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Rolling-Down to an ITM Strike in the Last Week of a Monthly Contract

When we roll-down our covered call trades, we generally do so to an out-of-the-money (OTM) strike to allow for share price recovery. However, in the final week of a monthly contract, if we hold a security, we will not use in the following contract month, it frequently makes sense to roll-down to an ITM strike. This will have 2 positive impacts on our trade: First, we will benefit from the time-value premium component of the ITM strike. Second, we will generate additional via the intrinsic-value component of the option without the disadvantage of assignment risk since we have decided to eliminate this security from our portfolio for the upcoming contracts.


A real-life example with Materials Select Sector SPDR Fund (NYSE: XLB)

  • 5/24/2021: Buy 300 x XLB at $87.18
  • 5/24/2021: STO 3 $88.00 calls at $1.44
  • 6/11/2021: BTC the $88.00 calls at $0.15 (10% guideline)
  • 6/11/2021: STO the $87.50 calls at $0.20 (roll-down #1 to an OTM strike for a small credit)
  • 6/15/2021: BTC the $87.50 calls at $0.02 (10% guideline)
  • 6/15/2021: XLB trading at $84.30
  • 6/15/2021: STO the $84.00 calls at $0.75 (roll-down #2 to an ITM strike)


Pros & cons of rolling-down to the ITM strike

Pros: We are generating an additional time-value profit of $0.45 per-share ($0.75 – $0.30) as well as an additional downside protection of $0.30 per-share (84.30 – $84.00).

Con: We are locking in a share loss of $3.18 ($87.18 – $84.00)


Broker statement showing rolling-down to the $84.00 ITM strike


XLB: Rolling-Down to an ITM Strike


How did plus position management maneuvers mitigate the loss of $3.18 per-share?

The 3 option sales totaled a net premium of $2.39 per-share. The option debits (BTC) totaled $0.17 resulting in a net option credit of $2.22 per-share. The net loss of the XLB trades were mitigated from $3.18 per-share to $0.96 per-share.



Not all our trades will be profitable. Exit strategy execution will mitigate losing trades and enhance returns on our winners. Position management is the 3rd critical required skill for successful option trading. When we roll-down in the final week of a monthly contract on shares we will not be considering for the next contract period, we can roll-down to ITM strikes which generate both time-value and intrinsic-value without the concern of assignment risk.


Your generous testimonials

Over the years, the BCI community has been incredibly gracious by sending our BCI email testimonials sharing stories as to what our educational content has meant to their families. Moving forward, we have decided to share some of these testimonials in our blog articles. We will never use a name unless given permission:

Hi Alan,

First of all thank you so much for the fantastic service you provide.  After signing up for your premium service prior to the September expirations, I realized a $2800 profit in September. I had an $1100 profit in October in spite of a significant loss in CROX.  Your exit strategies make all the difference!  After trading options for over 10 years, the BCI methodology is a game changer; not a life changer yet but I certainly hope it will become one down the road!

Looking forward to another successful month in November!




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Market tone data is now located on page 1 of our premium member stock reports and page 1 of our mid-week ETF reports.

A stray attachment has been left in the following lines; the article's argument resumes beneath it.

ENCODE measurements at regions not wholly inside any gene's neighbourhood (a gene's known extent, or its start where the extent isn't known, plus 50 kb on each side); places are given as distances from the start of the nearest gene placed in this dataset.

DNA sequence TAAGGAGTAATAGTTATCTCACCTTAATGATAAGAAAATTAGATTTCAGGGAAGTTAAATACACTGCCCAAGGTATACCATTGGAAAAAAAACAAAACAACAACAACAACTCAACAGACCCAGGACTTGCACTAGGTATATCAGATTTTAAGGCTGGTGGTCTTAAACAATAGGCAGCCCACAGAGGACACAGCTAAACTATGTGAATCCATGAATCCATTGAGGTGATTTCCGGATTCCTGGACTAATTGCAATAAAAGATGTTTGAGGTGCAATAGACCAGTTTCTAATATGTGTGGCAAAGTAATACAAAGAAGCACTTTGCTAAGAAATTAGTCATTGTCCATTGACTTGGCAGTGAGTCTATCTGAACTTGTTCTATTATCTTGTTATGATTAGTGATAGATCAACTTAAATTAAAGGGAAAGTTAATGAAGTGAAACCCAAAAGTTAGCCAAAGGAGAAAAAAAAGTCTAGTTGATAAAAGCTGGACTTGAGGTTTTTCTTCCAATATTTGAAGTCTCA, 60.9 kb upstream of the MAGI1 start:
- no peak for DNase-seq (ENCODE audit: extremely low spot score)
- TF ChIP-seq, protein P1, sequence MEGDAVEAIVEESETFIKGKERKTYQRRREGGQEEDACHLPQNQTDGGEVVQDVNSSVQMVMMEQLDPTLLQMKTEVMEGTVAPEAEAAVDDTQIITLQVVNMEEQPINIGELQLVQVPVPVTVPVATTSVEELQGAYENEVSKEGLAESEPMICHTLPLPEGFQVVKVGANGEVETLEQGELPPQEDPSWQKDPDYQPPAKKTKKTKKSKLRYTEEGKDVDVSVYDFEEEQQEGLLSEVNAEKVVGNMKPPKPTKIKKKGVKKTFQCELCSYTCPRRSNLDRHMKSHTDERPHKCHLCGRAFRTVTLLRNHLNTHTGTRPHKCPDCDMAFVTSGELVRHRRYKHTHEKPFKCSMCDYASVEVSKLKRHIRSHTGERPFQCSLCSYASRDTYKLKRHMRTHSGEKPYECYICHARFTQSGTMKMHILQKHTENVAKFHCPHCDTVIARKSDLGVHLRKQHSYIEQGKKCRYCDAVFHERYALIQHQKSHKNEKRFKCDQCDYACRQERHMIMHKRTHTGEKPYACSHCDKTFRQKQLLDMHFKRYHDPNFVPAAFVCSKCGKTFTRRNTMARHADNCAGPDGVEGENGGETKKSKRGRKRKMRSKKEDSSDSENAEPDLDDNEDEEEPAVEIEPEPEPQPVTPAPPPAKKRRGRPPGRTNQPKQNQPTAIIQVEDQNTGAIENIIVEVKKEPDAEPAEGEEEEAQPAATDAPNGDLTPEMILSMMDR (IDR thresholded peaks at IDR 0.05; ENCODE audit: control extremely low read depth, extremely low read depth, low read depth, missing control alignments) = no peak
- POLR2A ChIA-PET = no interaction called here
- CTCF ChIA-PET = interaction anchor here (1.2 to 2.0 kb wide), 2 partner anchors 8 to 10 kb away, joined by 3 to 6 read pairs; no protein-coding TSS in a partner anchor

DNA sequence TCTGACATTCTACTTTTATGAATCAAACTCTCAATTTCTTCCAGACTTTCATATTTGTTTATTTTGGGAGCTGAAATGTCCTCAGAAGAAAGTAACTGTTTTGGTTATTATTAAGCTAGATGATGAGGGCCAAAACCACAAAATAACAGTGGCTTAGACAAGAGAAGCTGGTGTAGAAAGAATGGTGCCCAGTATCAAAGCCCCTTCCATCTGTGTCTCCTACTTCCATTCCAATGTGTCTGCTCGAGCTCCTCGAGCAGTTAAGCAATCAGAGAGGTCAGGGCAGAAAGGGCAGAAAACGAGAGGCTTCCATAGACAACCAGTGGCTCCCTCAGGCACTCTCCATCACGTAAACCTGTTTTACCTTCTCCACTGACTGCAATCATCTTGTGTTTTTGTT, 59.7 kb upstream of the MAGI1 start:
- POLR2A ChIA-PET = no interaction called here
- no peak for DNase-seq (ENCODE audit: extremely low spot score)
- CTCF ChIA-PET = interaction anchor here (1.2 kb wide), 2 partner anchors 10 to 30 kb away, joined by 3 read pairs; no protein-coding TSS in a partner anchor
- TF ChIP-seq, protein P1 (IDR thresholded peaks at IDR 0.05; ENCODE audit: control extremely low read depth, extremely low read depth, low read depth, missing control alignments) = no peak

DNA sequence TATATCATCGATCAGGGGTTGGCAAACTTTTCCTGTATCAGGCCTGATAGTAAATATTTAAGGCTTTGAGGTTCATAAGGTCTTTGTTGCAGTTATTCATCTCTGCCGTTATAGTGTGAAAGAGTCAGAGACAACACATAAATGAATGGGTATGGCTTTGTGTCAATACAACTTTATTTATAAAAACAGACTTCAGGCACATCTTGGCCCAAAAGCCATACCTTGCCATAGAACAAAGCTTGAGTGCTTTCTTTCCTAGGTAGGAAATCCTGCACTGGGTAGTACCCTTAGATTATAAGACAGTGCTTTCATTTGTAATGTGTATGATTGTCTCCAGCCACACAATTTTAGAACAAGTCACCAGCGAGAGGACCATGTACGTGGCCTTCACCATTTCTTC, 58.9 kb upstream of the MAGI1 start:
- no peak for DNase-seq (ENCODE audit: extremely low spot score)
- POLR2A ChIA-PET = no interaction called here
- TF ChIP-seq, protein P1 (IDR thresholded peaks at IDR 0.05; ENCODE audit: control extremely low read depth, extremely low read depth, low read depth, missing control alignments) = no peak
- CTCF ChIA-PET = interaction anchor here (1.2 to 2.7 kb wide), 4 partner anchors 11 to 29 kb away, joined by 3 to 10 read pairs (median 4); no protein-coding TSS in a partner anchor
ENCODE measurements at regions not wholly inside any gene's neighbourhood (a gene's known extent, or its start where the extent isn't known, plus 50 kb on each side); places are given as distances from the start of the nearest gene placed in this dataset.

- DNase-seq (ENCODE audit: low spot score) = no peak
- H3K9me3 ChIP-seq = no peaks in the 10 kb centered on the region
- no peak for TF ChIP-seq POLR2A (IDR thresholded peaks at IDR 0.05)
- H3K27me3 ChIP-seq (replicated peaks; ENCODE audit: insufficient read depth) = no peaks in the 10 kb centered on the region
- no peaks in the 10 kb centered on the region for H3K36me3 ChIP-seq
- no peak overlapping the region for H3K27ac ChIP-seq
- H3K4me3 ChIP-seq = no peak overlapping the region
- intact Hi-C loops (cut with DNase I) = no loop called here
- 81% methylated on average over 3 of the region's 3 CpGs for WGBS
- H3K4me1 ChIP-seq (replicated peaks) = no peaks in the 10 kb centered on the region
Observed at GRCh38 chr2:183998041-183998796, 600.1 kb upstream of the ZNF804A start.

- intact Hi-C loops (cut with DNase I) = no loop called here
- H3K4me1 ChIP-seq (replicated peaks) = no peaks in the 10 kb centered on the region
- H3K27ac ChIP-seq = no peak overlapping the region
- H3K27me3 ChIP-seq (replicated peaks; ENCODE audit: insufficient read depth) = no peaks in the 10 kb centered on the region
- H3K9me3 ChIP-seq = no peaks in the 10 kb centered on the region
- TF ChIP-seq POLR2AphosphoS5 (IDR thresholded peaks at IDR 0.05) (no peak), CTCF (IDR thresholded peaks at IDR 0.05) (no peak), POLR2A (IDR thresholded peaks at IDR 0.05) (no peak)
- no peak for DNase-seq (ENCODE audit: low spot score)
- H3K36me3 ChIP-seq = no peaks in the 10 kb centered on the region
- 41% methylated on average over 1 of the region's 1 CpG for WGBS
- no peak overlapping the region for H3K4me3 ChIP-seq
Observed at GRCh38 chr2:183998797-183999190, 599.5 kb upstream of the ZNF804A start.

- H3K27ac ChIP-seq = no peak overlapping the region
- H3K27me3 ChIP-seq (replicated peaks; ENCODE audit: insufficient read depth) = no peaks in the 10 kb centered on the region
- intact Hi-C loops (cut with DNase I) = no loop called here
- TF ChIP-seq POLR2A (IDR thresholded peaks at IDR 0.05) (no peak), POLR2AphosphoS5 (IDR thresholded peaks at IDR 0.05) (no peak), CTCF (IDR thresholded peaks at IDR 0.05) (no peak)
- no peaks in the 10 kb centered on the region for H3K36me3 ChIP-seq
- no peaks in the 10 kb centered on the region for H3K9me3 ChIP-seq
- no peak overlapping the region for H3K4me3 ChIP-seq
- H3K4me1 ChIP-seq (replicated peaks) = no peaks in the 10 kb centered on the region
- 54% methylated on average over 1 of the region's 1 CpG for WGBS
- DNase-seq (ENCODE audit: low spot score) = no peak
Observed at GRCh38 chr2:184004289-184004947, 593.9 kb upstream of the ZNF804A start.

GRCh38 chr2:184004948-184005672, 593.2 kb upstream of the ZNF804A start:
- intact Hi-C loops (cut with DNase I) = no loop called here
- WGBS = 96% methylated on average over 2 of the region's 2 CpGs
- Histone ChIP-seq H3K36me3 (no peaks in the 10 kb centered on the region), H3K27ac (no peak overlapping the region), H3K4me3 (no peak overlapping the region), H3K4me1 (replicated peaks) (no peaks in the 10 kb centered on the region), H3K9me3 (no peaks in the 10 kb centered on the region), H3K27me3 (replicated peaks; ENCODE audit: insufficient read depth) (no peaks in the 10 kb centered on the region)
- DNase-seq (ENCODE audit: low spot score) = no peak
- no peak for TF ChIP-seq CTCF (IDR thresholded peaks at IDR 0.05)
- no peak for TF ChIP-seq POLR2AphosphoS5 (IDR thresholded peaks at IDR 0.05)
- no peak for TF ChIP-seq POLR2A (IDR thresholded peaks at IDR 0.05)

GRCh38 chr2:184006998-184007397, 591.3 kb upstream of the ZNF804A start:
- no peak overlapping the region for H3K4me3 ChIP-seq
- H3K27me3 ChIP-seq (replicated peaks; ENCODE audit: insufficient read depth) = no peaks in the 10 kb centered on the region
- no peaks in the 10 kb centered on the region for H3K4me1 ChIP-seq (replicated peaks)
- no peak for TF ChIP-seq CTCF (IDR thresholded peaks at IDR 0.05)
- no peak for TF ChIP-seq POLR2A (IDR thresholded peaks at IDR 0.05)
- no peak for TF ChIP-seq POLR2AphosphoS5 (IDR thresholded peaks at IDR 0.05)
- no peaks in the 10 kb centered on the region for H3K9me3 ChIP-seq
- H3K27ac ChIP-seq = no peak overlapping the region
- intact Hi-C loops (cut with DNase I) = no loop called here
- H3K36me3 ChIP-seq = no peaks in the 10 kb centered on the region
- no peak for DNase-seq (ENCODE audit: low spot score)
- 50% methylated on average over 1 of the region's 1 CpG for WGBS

About Alan Ellman

Alan Ellman loves options trading so much he has written four top selling books on the topic of selling covered calls, one about put-selling and a sixth book about long-term investing. Alan is a national speaker for The Money Show, The Stock Traders Expo and the American Association of Individual Investors. He also writes financial columns for both US and International publications along with his own award-winning blog.. He is a retired dentist, a personal fitness trainer, successful real estate investor, but he is known mostly for his practical and successful stock option strategies.

14 Responses to “Rolling-Down to an ITM Strike in the Last Week of a Monthly Contract”

  1. Calvin November 6, 2021 2:14 am #

    Dear Alan,

    Can I ask you to comment:

    8/5/21 Buy 100 NVDA @ 206.1047 Sell 1 NVDA 8/13/21 210 Call @ 2.69 1.9% ROO

    8/9/21 BTC 1 NVDA 8/13/21 210 Call @ 0.60 Sell 1 NVDA 8/20/21 206.25 Call @ 5.05 Roll out and down Credit 4.45

    8/19/21 BTC 1 NVDA 8/20/21 206.25 Call @ 0.42 Sell 1 NVDA 9/17/21 206.25 @ 5.20 Roll out Credit 4.78

    9/17/21 BTC 1 NVDA 9/17/21 206.25 Call @ 14.05 Sell 1 NVDA 10/15/21 210 @ 14.60 Roll out and up Credit 0.55

    9/23/21 NVDA Dividend $4

    10/15/21 BTC 1 NVDA 10/15/21 210 Call @ 7.55 Sell 1 NVDA 11/19/21 210 @ 13.75 Roll out Credit 6.20

    11/4/21 NVDA 298.01 NVDA 11/19/21 210 Call @ 88.85



    • Alan Ellman November 6, 2021 7:58 am #


      Let’s start with this: You have a hugely successful series of trades at this point and you should be commended for your focus on exit strategy applications. Even when we enjoy positive results, we should always ask ourselves if we could have done better.

      Despite not having share price at the time of the position management maneuvers, there are some observations and accurate calculation results we can glean from these trades.

      If share price remains above the $210.00 strike at expiration and we add all the credits and deduct the debits, a 12.89%, 107 day series of trades will be realized and this annualizes to approximately 44%… not bad.

      The one BCI rule I would encourage you to incorporate into your methodology is the earnings report rule to never have a covered call in place if there is an ER due out prior to contract expiration. That was the case on 8/18 when a positive report resulted in a share appreciation of nearly $30.00 (see the screenshot below).

      Holding the stock through the ER and then writing the call after the report passed would have been a sounder approach. There is also a report due out on 11/17 with the 11/19 call still in place.

      Keep up the great work.



  2. Barry B November 6, 2021 9:54 pm #

    Premium Members,

    This week’s Weekly Stock Screen And Watch List has been uploaded to The Blue Collar Investor Premium Member site and is available for download in the “Reports” section. Look for the report dated 11/05/21.